William Paterson University
Amateur Astronomers Association of New York
The Inwood Astronomy Project, New York City
Calendar and Events
Writing and Publicity
The Historic Inwood Star Fest
Star Party with Dr. Michio Kaku
The Transit of Venus
Curiosity Landing Party
The Official IYA Theme Song
A Public Lecture by Jason Kendall:
"Pluto, the Battle for a Planet"
Friday, October 24: 7:30 PM
Click here to learn more
Stargazing sessions are supported by the Amateur Astronomers Association of New York.
Image credit: NASA
As an integral part of our community, we make use of our great parks and what they have to offer. We really do have some nice parks. And suprisingly, we can actually see some dark skies, and see all of the main celestial wonders. Come join us!
Stargazing Locations in Inwood Hill Park
- The Bear Rock Meadow
- The hilltop near Seaman and Isham Streets
- The Soccer Fields
- The Baseball Diamonds
- Dyckman Fields
Indoor Event Locations
The weather is the most important thing for stargazing. We can't look through rain or clouds. We want clear, dry skies. Actually, colder is always better, because it freezes out the moisture.
About Jason Kendall
I am currently adjunct faculty at William Paterson University teaching astronomy. I hold a Master of Science in Astronomy from New Mexico State University. I am also a board member of the Amateur Astronomers Association of New York. Since 2008, I have led the Inwood Astronomy Project which brought over 200 events of stargazing and public astronomy outreach to upper Manhattan, including the historic Inwood Star Fest, where Inwood Hill Park lights were turned off as part of the 100 Hours of Astronomy event in IYA2009. This was the first time in New York City history when park lights were turned off for an astronomy event. I've also focused on park safety due to an uptick in sexual assaults in Washington Heights and Inwood during 2011. I've worked to make our parks safer by encouraging public use of parks at night through night-time events with Park Rangers. I have led numerous "starwatching parties" and astronomy events in New York City, New Mexico, Minnesota, New Jersey, Connecticut and Texas. I am also proud to have been part of the NASA/JPL Solar System Ambassador Program from 2009 to 2012. It all started way back in the fourth grade by the encouragement of two noted astronomers, Charles Schweighauser and Bart Bok. I saw Saturn through Charlie's telescope at then Sangamon State University on a clear Illinois night, and Bart encouraged me under those stars to study hard to come visit him at Kitt Peak National Observatory. I finally did make it down there about a decade after Bart passed away, and I found the favorite spots in Tucson, Arizona, where Bart and his wife Priscilla would spend when they were not gazing at the stars. Bart and his wife were pioneers in the study of the Milky Way, and their studies of the starforming regions called Bok Globules. It's even in my family. My great-grandfather was a Midwestern minister who used to preach his sermons out under the dark, cloudless nights. He always believed that getting out and experiencing the wonders of the natural world was a central part of being human. My family has always been inspired by his words: "We look up to look within." I hope that you'll join me under the stars or at one of my talks.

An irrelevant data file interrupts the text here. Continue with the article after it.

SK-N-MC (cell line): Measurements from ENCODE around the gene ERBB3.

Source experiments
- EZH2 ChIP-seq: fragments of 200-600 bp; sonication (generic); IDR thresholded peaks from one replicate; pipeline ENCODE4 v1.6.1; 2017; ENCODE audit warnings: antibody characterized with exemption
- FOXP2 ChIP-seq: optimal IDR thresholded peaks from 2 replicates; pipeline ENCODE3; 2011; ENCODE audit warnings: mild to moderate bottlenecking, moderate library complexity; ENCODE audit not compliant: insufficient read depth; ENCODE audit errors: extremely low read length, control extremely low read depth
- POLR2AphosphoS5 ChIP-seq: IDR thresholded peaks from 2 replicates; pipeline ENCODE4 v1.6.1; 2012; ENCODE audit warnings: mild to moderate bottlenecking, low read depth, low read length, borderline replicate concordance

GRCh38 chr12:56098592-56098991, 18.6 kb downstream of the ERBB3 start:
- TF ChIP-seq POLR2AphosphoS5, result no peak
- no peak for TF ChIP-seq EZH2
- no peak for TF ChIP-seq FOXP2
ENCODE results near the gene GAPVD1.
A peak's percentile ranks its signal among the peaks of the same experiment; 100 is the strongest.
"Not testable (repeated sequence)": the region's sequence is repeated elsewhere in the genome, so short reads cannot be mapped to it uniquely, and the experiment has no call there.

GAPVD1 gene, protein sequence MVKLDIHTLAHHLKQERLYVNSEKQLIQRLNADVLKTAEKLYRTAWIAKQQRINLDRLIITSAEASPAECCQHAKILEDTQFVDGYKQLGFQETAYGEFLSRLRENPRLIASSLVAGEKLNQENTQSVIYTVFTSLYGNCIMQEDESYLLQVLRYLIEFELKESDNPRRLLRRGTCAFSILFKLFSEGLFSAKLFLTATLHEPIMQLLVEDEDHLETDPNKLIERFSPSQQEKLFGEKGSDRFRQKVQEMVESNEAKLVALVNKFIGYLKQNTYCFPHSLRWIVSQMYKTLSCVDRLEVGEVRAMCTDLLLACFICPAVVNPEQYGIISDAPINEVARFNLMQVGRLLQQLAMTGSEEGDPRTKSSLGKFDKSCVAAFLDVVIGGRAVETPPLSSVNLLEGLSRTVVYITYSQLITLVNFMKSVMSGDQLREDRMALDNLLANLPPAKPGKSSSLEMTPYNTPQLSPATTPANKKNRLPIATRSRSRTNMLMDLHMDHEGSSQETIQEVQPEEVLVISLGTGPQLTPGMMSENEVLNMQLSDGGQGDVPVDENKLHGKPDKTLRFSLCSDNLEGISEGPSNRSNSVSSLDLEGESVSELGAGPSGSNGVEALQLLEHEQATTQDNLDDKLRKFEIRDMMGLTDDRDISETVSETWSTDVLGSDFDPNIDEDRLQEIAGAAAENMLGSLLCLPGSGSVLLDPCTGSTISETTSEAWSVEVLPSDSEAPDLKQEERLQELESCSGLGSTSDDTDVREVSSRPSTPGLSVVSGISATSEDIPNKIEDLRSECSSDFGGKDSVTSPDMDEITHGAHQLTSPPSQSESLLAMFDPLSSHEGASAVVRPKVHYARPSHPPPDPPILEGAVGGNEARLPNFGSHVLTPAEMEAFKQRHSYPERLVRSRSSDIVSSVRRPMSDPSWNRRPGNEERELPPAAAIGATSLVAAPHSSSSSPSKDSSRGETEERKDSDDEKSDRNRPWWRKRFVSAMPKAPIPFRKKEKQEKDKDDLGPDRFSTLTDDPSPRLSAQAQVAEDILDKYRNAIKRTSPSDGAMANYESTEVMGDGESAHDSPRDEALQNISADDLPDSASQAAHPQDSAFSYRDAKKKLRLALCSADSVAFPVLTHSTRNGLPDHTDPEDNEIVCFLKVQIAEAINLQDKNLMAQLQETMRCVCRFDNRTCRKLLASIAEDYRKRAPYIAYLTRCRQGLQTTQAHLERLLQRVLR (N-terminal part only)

Come see what's up in the sky!
We look up to look within